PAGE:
From what I've been told, in their attempts to maintain as much privacy as they could, Alexa does not talk to the cloud until she hears her activation phrase "hey Alexa".

Someone is not telling you the truth here. There have been many reported cases of targeted advertising appearing from people talking abut things without officially going through Alexa.

Callipygous:
From what I've been told, in their attempts to maintain as much privacy as they could, Alexa does not talk to the cloud until she hears her activation phrase "hey Alexa".

Or it just 'thinks' it's heard the activation phrase.

I did not know that 100% accurate voice recognition was possible.

I did not know that 100% accurate voice recognition was possible.

It is not, not even when people are used as the processing unit.

Grumpy_Mike:
Someone is not telling you the truth here. There have been many reported cases of targeted advertising appearing from people talking abut things without officially going through Alexa.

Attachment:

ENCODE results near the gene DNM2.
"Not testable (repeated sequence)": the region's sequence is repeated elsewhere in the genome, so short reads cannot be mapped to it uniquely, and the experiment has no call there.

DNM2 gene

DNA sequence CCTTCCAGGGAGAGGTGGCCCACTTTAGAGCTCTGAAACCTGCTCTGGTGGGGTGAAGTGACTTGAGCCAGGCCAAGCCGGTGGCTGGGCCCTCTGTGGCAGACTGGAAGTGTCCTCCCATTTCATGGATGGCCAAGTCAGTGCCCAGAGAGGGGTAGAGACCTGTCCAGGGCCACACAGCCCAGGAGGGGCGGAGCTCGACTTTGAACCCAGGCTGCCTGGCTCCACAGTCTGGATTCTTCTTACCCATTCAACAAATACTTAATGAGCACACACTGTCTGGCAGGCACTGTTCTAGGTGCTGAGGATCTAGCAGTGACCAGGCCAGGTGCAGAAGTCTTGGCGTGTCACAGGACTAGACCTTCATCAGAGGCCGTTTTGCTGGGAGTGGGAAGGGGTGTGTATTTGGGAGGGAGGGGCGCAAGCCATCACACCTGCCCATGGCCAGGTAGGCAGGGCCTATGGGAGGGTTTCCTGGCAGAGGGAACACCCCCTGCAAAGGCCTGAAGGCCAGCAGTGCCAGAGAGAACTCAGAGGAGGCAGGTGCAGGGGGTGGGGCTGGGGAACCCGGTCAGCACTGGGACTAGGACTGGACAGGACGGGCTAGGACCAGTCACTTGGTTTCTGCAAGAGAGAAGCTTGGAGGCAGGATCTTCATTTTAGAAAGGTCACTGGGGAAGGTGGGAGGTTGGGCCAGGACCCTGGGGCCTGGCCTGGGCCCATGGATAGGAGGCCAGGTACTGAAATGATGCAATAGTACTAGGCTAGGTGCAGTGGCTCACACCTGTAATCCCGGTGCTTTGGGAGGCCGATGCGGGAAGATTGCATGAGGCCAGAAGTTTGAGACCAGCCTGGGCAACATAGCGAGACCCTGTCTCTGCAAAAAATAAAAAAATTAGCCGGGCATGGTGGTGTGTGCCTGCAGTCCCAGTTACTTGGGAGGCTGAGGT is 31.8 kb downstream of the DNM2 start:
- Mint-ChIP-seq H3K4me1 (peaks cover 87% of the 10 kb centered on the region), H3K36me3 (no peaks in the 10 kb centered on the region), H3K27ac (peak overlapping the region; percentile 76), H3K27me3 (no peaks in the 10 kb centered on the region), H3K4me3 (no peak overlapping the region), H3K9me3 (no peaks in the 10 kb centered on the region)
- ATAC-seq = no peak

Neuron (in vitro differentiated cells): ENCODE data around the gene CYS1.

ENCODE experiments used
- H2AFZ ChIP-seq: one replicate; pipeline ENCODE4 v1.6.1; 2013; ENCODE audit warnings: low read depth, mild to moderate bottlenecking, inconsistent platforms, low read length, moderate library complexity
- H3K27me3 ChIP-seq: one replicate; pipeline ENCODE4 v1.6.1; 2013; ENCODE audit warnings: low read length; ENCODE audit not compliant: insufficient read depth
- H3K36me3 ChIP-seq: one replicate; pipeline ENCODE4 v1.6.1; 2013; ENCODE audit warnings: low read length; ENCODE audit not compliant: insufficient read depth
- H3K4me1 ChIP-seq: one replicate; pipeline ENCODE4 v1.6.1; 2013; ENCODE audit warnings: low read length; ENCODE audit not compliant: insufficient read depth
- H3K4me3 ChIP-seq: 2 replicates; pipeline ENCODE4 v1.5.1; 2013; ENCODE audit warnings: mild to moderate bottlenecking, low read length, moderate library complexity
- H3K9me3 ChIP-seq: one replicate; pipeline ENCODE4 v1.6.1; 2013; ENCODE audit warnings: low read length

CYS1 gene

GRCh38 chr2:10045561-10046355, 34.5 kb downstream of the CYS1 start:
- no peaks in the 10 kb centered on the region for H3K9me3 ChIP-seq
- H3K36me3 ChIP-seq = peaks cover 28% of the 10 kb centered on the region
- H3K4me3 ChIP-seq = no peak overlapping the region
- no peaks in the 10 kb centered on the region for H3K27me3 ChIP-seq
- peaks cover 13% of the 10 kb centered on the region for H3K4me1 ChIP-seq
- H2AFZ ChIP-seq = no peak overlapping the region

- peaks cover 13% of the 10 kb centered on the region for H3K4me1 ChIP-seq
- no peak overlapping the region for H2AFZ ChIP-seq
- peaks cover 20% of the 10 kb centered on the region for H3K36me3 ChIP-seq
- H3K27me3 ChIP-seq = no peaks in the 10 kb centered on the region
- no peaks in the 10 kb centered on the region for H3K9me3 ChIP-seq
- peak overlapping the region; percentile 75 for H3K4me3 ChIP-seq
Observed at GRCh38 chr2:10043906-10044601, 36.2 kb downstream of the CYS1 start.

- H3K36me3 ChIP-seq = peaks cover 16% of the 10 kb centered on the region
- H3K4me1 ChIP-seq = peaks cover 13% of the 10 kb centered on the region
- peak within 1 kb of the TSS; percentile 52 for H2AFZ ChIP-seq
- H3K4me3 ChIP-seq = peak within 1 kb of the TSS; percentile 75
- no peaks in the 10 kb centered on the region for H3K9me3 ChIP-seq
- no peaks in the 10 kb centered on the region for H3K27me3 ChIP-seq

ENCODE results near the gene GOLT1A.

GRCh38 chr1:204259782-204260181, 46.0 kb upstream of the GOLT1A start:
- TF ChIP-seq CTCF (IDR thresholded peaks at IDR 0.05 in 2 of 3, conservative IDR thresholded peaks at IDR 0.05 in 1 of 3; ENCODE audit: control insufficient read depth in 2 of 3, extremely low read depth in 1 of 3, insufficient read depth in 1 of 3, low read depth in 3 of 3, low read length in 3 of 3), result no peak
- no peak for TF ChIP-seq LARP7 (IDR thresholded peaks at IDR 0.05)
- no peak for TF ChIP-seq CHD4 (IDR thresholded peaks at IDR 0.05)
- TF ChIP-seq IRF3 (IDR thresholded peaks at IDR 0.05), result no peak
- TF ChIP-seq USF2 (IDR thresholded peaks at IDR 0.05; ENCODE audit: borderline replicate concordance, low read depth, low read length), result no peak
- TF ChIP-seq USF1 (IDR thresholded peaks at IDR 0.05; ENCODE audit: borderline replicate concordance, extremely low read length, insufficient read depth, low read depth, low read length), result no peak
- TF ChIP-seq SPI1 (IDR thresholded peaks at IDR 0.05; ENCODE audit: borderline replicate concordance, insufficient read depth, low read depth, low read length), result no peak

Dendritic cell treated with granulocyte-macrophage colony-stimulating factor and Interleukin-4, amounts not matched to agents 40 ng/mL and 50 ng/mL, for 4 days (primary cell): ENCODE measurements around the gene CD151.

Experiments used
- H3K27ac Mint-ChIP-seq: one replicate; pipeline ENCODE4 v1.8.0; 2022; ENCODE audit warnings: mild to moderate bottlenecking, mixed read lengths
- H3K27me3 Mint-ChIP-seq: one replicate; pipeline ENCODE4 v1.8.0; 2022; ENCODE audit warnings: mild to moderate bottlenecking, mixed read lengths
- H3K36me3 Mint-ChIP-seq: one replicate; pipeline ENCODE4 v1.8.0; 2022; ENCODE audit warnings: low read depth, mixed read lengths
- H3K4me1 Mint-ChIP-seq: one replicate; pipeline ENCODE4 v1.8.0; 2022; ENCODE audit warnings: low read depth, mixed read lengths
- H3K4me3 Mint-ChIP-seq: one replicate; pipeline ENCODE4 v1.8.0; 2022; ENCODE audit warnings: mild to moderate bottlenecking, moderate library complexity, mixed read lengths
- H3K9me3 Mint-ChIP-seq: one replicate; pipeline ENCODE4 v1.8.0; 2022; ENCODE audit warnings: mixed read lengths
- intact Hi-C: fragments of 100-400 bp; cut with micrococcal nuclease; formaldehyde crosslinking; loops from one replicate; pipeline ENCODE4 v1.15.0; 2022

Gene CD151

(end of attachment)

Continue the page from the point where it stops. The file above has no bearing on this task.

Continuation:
I'm finding many reports of mistakes one would expect with something as difficult and imperfect as speech recognition. Ie. the device thought it heard its wake word, but humans can tell it was wrong from the recording. I'm not finding reports of targeted advertising based on recordings that shouldn't have been shared.

I understand, and mostly agree with the sentiment that we should watch these companies and devices with a healthy dose of skepticism, but I am wary of the alarmist accusations that are bound to get tossed around with this kind of technology. In such a delicate topic, I need my accusations to be backed by rock solid evidence because otherwise the deck is stacked against these companies even if they make every good faith effort to maintain privacy. So far, I'm not seeing anything that solid.